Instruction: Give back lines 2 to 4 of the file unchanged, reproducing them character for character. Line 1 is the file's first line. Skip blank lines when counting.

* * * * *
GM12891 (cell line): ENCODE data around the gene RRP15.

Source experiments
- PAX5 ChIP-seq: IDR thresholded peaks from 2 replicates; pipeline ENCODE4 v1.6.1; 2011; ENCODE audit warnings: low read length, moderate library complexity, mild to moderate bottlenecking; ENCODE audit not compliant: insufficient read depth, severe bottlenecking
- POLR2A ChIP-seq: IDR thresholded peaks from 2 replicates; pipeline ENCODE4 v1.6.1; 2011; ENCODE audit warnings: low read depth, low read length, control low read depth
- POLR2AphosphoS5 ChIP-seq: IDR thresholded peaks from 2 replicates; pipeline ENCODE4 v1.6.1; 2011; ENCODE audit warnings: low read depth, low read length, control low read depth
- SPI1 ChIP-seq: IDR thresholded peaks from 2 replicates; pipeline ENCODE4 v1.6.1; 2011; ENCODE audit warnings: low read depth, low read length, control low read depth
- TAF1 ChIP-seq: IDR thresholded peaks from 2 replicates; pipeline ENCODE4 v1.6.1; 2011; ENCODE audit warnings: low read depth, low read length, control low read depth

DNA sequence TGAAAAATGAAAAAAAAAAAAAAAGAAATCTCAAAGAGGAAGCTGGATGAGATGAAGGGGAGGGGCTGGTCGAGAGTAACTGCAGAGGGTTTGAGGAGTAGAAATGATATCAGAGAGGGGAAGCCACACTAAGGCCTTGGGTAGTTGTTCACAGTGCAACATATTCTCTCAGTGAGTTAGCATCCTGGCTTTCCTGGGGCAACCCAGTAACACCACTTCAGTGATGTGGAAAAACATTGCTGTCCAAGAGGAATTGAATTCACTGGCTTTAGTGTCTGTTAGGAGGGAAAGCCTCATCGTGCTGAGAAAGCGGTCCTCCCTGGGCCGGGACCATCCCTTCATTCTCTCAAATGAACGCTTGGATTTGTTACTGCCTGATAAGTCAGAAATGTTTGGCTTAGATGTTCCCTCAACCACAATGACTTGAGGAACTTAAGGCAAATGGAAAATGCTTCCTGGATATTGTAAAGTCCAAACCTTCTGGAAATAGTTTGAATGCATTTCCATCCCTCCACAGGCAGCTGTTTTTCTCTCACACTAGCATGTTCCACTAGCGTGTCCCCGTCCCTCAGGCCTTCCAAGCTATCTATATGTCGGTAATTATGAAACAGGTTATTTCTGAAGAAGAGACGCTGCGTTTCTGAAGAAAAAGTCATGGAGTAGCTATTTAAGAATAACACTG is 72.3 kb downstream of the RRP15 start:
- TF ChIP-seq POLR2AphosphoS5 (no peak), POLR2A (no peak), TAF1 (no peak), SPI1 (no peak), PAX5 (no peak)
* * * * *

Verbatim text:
Source experiments
- PAX5 ChIP-seq: IDR thresholded peaks from 2 replicates; pipeline ENCODE4 v1.6.1; 2011; ENCODE audit warnings: low read length, moderate library complexity, mild to moderate bottlenecking; ENCODE audit not compliant: insufficient read depth, severe bottlenecking
- POLR2A ChIP-seq: IDR thresholded peaks from 2 replicates; pipeline ENCODE4 v1.6.1; 2011; ENCODE audit warnings: low read depth, low read length, control low read depth